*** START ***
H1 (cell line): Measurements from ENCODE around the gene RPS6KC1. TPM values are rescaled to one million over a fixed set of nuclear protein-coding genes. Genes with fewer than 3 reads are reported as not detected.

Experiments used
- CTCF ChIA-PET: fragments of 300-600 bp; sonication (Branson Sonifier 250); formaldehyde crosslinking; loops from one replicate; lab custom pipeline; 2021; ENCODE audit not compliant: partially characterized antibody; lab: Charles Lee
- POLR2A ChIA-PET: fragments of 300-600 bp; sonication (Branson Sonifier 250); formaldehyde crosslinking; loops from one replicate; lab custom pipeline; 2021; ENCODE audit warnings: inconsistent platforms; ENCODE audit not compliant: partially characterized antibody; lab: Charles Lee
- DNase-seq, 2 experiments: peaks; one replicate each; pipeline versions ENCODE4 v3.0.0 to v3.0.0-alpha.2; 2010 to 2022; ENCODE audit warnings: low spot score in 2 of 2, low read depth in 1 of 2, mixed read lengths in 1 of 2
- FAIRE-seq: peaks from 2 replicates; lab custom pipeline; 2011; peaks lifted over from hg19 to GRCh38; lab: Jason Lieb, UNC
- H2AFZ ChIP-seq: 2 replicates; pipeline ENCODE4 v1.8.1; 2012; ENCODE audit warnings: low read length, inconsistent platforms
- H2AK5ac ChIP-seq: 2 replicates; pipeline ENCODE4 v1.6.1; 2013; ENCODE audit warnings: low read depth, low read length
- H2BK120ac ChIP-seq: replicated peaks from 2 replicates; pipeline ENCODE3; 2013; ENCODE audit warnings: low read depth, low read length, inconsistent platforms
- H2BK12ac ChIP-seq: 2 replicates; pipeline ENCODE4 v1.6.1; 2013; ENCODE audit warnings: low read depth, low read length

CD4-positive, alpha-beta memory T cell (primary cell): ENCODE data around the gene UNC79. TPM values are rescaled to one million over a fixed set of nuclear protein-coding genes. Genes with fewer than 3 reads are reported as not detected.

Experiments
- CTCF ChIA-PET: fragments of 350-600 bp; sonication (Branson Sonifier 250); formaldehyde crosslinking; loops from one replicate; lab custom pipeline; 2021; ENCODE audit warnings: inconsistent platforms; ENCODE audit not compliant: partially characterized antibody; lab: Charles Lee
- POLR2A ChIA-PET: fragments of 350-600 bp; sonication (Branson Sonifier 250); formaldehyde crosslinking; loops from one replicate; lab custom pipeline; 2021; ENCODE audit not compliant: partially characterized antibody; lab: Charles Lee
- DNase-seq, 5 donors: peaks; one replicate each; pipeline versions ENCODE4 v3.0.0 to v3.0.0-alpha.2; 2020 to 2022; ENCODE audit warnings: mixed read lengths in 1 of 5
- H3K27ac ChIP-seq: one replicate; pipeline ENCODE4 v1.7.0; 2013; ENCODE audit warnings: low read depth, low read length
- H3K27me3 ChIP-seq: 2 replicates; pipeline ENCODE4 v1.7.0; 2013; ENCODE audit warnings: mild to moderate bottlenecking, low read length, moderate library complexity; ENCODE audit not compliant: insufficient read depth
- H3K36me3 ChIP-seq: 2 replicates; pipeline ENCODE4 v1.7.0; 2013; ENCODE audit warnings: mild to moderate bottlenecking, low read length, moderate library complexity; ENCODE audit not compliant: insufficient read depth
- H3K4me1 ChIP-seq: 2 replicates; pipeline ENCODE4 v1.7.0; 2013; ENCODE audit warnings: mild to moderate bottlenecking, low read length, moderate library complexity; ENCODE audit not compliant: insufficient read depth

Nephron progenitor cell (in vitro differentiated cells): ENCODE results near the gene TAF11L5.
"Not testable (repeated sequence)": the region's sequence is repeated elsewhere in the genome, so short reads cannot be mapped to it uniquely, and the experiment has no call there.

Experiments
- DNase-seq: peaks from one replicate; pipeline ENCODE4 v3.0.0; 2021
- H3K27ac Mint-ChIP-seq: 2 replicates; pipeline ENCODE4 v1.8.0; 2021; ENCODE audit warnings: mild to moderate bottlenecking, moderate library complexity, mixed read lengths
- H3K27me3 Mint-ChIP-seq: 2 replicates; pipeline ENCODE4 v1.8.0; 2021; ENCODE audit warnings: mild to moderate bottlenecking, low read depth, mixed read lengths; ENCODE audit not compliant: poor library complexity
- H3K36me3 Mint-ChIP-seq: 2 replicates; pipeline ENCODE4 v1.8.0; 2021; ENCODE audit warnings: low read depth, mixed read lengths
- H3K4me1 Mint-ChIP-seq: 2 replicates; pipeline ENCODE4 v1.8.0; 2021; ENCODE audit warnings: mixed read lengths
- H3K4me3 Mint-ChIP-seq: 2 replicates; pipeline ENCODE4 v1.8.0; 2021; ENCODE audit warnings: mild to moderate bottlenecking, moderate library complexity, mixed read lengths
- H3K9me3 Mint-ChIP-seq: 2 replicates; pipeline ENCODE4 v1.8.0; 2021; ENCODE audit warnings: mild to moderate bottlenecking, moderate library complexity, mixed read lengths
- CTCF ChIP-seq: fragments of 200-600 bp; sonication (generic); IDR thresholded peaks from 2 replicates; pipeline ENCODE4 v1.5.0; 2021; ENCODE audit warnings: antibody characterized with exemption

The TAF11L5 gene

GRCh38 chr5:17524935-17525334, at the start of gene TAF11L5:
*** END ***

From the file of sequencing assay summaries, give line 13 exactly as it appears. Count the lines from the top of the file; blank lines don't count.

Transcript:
- CTCF ChIA-PET: fragments of 350-600 bp; sonication (Branson Sonifier 250); formaldehyde crosslinking; loops from one replicate; lab custom pipeline; 2021; ENCODE audit warnings: inconsistent platforms; ENCODE audit not compliant: partially characterized antibody; lab: Charles Lee